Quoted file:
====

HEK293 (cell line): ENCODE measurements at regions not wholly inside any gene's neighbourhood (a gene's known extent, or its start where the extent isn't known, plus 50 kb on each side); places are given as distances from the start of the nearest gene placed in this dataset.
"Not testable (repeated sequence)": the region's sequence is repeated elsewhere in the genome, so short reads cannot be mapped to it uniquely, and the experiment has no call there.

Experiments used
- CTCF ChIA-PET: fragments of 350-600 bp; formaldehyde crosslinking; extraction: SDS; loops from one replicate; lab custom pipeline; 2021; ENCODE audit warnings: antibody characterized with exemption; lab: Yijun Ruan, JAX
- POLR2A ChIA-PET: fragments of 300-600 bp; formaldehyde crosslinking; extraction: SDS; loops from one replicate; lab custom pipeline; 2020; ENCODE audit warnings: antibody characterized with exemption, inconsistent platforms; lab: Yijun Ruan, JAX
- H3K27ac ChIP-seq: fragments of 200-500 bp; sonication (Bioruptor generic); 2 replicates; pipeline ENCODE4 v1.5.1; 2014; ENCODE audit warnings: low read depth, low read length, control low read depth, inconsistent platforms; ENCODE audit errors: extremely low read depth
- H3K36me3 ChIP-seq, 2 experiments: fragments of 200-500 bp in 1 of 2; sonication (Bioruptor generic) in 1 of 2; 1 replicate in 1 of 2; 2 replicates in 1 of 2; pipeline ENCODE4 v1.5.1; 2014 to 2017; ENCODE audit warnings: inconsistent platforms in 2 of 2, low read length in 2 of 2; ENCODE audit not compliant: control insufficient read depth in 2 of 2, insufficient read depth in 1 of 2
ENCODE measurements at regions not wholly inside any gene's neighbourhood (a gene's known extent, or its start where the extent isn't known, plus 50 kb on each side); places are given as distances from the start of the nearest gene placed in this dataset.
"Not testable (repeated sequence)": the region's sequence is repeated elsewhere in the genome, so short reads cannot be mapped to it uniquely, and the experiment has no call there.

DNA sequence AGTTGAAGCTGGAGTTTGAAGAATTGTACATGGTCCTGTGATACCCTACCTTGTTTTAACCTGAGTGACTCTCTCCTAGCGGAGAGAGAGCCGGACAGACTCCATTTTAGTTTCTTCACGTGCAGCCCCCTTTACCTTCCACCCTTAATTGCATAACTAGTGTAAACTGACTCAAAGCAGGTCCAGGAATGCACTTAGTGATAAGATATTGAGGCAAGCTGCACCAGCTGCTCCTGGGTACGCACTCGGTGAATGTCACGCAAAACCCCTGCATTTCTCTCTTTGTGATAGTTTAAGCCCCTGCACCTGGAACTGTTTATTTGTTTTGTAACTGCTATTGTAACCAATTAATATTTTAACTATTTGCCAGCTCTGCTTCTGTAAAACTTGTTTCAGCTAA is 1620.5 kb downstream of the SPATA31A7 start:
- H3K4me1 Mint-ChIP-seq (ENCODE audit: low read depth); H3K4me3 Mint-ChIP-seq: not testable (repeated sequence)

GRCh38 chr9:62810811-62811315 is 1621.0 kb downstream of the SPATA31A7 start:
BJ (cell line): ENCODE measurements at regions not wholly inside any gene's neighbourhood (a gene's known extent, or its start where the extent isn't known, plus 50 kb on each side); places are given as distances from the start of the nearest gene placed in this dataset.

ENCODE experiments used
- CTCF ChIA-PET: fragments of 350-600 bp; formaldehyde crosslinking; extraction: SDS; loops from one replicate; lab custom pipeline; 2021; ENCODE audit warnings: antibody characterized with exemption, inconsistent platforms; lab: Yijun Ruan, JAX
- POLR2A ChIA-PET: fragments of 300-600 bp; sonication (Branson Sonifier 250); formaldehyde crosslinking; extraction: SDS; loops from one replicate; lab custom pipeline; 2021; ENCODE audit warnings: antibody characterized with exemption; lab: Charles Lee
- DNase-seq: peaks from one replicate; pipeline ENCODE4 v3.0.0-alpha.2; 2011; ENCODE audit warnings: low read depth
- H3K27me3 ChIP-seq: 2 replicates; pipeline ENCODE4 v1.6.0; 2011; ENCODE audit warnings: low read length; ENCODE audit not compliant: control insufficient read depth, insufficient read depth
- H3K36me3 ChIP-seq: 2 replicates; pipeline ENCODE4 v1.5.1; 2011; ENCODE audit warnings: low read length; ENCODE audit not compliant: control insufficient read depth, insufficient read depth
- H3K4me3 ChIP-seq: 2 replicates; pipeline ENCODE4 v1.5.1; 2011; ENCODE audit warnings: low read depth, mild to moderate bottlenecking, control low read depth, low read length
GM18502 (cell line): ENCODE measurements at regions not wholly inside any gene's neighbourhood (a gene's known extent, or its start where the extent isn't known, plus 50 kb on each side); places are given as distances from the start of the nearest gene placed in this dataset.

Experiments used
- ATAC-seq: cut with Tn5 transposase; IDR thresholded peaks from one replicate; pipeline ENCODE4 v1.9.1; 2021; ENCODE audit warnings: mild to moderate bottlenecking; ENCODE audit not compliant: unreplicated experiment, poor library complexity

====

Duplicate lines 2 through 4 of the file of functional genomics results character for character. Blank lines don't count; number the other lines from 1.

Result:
"Not testable (repeated sequence)": the region's sequence is repeated elsewhere in the genome, so short reads cannot be mapped to it uniquely, and the experiment has no call there.

Experiments used
- CTCF ChIA-PET: fragments of 350-600 bp; formaldehyde crosslinking; extraction: SDS; loops from one replicate; lab custom pipeline; 2021; ENCODE audit warnings: antibody characterized with exemption; lab: Yijun Ruan, JAX